Saturday, March 29 (continued): Everyone in boxing knows Sergey Kovalev can hit. But I can personally attest that he can throw as well.
Moments after knocking out the previously undefeated Cedric Agnew with a jab to the pit of the stomach, Kovalev began to fire sets of miniature gloves bearing his “Krusher” nickname into the audience. One of those gloves bopped me on the top of the head just as I was about to finish writing the final totals on the stat sheets that were to be distributed to the ringside press.
At first, I thought they were thrown from behind but punch-counting colleague Aris Pina, who witnessed the whole episode, assured me that, in a way, I’d just been struck by the hardest-hitting light heavyweight on the planet. The incident drew chuckles from my ringside mates whom included writers David Greisman, Dan Rafael and a Chicago-based scribe who told us everything we ever needed to know about Agnew.
Just after I stuffed the gloves into my laptop bag, Aris asked to snap a photo of the offending objects so he could send out the images over social media. With a wry grin, I consented. As I put them away for a second time, I noticed how stiff the foam-filled gloves actually were. I smiled at the symmetry: Rock-handed fighter, rock-handed mini-gloves.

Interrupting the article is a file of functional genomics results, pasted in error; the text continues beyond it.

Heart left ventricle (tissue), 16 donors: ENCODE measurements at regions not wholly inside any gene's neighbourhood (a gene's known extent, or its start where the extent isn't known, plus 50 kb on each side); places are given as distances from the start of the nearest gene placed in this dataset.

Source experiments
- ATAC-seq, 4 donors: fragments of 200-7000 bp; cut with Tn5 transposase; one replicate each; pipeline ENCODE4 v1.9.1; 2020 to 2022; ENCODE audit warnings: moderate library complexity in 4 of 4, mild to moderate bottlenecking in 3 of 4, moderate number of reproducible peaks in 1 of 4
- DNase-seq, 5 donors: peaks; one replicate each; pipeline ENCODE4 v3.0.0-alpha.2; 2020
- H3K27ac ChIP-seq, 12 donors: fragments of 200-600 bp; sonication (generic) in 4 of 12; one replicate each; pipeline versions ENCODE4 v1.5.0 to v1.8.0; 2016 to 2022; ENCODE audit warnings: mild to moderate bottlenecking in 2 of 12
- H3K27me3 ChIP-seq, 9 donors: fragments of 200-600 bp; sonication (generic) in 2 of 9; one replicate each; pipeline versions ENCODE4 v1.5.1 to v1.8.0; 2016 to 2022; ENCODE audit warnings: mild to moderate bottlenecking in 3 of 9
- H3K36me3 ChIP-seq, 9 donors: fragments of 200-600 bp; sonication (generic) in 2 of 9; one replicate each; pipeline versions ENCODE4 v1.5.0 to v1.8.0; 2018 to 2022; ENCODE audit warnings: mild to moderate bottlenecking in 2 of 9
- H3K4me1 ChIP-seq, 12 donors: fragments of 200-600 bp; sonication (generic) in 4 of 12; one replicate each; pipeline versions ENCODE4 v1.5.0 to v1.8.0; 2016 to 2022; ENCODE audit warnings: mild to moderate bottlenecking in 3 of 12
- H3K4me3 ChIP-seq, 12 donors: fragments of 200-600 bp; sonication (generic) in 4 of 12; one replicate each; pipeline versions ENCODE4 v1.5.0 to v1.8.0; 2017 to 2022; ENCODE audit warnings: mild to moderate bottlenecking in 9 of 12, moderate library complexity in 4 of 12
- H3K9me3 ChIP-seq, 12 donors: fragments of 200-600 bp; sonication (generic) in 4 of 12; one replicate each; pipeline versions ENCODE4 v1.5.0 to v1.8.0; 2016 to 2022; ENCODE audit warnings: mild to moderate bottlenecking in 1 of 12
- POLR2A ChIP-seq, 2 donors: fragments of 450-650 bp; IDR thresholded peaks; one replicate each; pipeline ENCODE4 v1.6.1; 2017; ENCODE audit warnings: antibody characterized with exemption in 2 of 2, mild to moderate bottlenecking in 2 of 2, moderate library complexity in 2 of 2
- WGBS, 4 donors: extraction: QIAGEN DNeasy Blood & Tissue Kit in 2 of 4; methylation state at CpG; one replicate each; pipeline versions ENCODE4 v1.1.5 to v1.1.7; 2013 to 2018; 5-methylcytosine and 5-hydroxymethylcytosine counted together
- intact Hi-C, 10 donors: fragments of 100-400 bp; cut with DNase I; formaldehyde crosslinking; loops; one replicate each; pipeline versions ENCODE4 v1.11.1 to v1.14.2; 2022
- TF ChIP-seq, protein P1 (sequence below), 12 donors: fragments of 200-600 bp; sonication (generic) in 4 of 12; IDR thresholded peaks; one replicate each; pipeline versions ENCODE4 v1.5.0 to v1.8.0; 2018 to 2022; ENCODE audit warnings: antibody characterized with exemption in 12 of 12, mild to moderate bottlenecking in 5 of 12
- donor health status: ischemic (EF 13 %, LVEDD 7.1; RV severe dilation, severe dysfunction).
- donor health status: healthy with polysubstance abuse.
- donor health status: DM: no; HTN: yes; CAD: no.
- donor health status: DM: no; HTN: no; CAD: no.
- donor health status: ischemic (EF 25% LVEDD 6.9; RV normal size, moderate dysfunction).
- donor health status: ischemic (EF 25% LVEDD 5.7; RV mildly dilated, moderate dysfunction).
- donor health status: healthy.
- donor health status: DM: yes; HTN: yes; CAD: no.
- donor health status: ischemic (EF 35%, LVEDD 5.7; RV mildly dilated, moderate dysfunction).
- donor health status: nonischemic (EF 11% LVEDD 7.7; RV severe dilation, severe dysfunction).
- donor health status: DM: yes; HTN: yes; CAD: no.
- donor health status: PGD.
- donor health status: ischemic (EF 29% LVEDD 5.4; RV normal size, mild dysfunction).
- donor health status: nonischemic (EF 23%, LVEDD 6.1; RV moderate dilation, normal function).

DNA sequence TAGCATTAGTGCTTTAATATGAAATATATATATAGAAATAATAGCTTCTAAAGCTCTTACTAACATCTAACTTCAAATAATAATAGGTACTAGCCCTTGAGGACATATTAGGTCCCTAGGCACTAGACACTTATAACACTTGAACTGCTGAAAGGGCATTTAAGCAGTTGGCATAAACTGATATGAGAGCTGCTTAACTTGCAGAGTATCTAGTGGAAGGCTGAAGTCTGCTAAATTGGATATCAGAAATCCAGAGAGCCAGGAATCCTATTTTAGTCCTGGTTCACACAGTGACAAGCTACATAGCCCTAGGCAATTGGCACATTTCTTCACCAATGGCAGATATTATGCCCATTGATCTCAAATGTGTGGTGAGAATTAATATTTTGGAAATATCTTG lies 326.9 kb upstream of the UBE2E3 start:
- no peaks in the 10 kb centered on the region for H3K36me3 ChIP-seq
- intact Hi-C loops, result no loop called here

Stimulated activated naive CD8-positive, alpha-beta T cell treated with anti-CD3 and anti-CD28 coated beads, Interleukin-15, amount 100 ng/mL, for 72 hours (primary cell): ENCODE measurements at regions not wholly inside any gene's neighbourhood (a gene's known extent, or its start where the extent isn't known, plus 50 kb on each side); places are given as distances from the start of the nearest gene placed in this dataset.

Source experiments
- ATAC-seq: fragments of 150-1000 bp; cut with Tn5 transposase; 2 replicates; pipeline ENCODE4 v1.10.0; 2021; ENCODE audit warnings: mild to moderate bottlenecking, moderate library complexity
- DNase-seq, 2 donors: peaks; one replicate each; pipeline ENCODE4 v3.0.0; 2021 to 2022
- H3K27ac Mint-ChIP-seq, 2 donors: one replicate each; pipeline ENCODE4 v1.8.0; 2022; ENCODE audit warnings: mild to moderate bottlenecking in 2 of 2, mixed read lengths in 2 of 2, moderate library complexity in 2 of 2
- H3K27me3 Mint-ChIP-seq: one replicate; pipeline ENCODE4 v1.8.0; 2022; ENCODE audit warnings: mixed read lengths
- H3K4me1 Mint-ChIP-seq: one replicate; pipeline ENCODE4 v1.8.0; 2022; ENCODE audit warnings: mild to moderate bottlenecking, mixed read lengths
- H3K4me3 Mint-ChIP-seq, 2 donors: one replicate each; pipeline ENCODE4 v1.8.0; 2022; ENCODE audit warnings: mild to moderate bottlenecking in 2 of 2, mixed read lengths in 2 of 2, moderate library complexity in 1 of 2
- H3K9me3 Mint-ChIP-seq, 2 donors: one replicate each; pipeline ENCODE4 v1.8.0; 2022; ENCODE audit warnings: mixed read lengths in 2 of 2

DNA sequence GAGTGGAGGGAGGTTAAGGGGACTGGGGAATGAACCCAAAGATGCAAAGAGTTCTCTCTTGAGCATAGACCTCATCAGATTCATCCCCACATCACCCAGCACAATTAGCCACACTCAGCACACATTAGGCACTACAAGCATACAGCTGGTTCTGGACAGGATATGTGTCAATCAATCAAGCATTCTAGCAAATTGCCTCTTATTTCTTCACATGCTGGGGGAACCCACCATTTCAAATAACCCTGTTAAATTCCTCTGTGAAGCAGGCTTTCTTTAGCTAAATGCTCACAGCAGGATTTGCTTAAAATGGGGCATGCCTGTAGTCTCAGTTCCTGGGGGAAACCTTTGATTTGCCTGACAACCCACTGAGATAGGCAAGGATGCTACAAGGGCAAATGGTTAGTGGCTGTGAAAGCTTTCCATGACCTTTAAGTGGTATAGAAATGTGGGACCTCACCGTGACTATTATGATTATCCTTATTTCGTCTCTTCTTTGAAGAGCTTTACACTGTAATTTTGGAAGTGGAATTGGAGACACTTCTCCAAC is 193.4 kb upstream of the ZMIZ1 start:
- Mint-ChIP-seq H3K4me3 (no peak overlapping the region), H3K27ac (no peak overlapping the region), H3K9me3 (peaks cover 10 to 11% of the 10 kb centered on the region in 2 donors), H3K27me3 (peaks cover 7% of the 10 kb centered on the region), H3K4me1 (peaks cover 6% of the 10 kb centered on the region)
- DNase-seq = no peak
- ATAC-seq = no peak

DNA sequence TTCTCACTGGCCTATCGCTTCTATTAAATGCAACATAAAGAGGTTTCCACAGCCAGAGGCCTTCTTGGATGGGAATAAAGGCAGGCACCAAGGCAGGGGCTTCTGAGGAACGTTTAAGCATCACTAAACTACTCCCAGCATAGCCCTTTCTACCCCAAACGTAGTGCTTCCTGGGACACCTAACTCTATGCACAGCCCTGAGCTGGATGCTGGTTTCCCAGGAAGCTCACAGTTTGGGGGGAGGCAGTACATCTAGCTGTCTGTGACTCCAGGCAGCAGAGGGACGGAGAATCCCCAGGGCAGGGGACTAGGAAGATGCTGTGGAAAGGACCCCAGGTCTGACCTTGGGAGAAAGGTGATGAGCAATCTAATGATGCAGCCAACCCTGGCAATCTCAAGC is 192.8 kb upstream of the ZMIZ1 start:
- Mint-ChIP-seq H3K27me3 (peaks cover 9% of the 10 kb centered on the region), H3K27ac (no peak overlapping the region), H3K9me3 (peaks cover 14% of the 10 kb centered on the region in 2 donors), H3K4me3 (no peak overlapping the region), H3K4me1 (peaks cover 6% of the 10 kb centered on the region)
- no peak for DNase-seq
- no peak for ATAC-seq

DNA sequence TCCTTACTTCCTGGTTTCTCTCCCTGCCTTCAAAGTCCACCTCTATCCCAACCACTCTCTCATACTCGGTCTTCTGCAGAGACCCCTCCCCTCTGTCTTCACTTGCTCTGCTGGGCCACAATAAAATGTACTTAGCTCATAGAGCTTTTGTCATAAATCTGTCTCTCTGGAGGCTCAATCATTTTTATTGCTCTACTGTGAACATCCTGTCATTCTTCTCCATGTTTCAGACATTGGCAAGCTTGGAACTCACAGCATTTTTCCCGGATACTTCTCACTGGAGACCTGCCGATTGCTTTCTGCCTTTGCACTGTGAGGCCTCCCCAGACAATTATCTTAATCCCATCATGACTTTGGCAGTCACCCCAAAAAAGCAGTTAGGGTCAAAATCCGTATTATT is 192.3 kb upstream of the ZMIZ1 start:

Kovalev is a walking weapon. His last 12 victories have come by knockout and his eight-fight stoppage streak is the longest of his career. Additionally, his .880 career KO percentage ranks only behind Miguel Cuello’s .909 among all-time major titleholders at 175. After the fight, Kovalev cutman Don Turner favorably compared his man’s power to that of the immortal Bob Foster, who produced chilling one-punch knockouts of Dick Tiger and Mike Quarry during his sensational six-year championship reign.